8. Tag Him. Give your man a Facebook or Instagram shout-out and let the world know why he is just that awesome.
9. Pray for Him. Set an alarm on your phone and stop and pray for your husband every single day. Need some inspiration? It’s important to let your husband know you’re praying for him. Roger walks with new confidence when he knows I’ve got his back, prayer-wise.
10. Surprise Him. I have an alert on Amazon any time my man’s favorite author releases a new book. Surprise him with something he loves.
Valentine’s Day wreaks havoc on a girl with unrealistic expectations. I know. I’ve been there.
My husband, Mike, set the bar very high during our whirlwind courtship, fairytale wedding, and over-the-top honeymoon. He pursued me like a glass of cold water in the middle of a desert. He spoiled me with gifts and sent huge bouquets to my work (too big to fit on my desk!) He was a man on a mission. I felt loved and valued.
So, when we got married, I expected him to continue to pursue me with the same fervor he showed while dating.
Before you laugh, I felt justified in that expectation since he promised to pursue me in his wedding vows.
We were both naive to think we could pour into our marriage the same level of energy we had before the wedding. I brought an adorable daughter into our marriage (my second), and we added two more children to the mix in the first three years. Mike went from single to married father of three almost overnight.
Add to that a job change and a move and you can see how his focus necessarily changed. Any reasonable person might have given her husband a bit of slack in the area of creating romance. I can’t always claim that title.
I held on to my expectations, creating a bar too high for Mike to clear.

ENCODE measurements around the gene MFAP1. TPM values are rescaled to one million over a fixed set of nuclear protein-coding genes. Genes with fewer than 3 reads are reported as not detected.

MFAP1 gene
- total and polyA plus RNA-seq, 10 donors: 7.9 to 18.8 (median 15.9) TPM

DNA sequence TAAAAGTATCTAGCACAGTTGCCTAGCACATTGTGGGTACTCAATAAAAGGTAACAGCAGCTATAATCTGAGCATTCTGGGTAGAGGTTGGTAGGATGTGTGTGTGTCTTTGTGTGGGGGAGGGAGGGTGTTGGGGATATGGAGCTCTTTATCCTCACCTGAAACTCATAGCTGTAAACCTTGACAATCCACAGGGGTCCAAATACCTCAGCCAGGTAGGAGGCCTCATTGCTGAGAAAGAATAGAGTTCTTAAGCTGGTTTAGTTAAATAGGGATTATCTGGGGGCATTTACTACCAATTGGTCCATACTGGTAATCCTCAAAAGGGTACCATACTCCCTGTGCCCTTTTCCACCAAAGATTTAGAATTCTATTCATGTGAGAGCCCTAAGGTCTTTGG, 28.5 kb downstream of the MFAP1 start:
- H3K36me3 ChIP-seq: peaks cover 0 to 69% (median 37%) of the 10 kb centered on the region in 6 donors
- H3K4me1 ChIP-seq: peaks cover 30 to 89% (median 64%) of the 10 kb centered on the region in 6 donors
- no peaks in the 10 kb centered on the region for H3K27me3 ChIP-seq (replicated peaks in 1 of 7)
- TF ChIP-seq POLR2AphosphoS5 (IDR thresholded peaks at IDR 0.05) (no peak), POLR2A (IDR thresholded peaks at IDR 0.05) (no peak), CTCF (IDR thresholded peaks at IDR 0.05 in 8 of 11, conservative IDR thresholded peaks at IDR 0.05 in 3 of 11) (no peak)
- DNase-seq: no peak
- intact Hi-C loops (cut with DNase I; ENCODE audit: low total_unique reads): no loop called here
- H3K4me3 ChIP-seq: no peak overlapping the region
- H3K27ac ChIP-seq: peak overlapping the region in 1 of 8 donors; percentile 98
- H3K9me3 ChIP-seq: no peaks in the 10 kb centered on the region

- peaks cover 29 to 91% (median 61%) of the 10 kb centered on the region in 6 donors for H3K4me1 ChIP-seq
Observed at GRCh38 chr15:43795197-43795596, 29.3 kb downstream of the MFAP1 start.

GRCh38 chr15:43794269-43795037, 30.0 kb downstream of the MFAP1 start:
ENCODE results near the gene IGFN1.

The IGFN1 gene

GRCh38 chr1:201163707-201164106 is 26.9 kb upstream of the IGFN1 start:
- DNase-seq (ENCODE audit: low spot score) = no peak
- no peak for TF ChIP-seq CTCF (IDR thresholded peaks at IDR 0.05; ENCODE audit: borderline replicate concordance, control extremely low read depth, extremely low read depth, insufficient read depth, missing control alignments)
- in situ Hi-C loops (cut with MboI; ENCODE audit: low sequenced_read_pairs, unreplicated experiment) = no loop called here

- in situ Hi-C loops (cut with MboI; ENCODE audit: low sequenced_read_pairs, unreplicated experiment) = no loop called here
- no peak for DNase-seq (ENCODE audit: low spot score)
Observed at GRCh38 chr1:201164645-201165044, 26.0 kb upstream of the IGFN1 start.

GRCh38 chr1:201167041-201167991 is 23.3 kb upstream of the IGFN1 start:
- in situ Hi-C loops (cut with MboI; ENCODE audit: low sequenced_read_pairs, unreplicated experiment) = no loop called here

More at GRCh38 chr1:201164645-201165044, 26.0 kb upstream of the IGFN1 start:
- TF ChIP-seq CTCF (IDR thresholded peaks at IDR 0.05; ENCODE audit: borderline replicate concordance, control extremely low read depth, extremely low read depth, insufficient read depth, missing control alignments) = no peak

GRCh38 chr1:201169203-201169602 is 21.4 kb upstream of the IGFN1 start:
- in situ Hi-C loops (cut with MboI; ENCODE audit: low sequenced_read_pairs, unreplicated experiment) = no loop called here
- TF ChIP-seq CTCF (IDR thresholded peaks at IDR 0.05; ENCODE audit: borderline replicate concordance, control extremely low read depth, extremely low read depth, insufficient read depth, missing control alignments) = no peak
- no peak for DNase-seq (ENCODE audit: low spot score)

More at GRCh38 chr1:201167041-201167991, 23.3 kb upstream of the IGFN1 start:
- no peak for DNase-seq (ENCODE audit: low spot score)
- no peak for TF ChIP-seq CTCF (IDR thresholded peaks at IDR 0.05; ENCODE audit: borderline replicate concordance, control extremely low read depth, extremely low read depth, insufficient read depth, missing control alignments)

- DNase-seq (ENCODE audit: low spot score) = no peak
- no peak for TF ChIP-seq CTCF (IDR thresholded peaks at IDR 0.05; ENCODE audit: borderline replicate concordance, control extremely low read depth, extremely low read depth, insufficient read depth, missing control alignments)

And little by little, the romance faded.
I wanted (expected) him to initiate dates with me and go all-out for birthdays and holidays. One of my top “love languages” is gifts. My expectations made it hard for him to feel confident in buying gifts. He thought it wouldn’t be enough (and, in all honesty, he might’ve been right). I expected thoughtful gifts that reflected his love for me and that showed he really knows my heart. (No pressure, right?)
Mike’s love language is acts of service. He’ll do anything for me: chores, filling the gas tank, he’ll even go grocery shopping. If it can be checked off a list, he’s happy to do it.
That’s all wonderful, but what I really wanted was to know that he still loved me as much as he did when we dated, when he expressed his love in ways that flooded my heart with joy. All his acts of service just weren’t doing that for me.
My expectation kept me from enjoying him in the present
Every time Valentine’s Day rolled around (or any other special occasion), my expectations soared and were dashed.
I knew Mike had it in him to shower me with romance and create a memorable day, but he didn’t. My disappointment festered.
Then, after a lot of pain and struggle, I laid down my “right” to be pursued and dated, and began to accept the husband God gave me.
Now, anything he does – a gift, a date, holding my hand on a walk, or simply cuddling on the couch to watch the latest installment of Victoria — I express my gratitude to him. More than that, I feel gratitude toward him. It’s a great place to be.
And you know what happened? He started exceeding my expectations!
If you have unrealistic expectations this Valentine’s Day, here’s what you can do:
1. Let your husband off the hook. He’s already proven his love to you. Let him know he doesn’t have to vault over the high bar of your expectations anymore.
2. Shower him with gratitude. If your husband gives you a Valentine’s Day gift or card, let him know you appreciate it. If he doesn’t, pick something else to express gratitude for. Focus on what he brings to the marriage.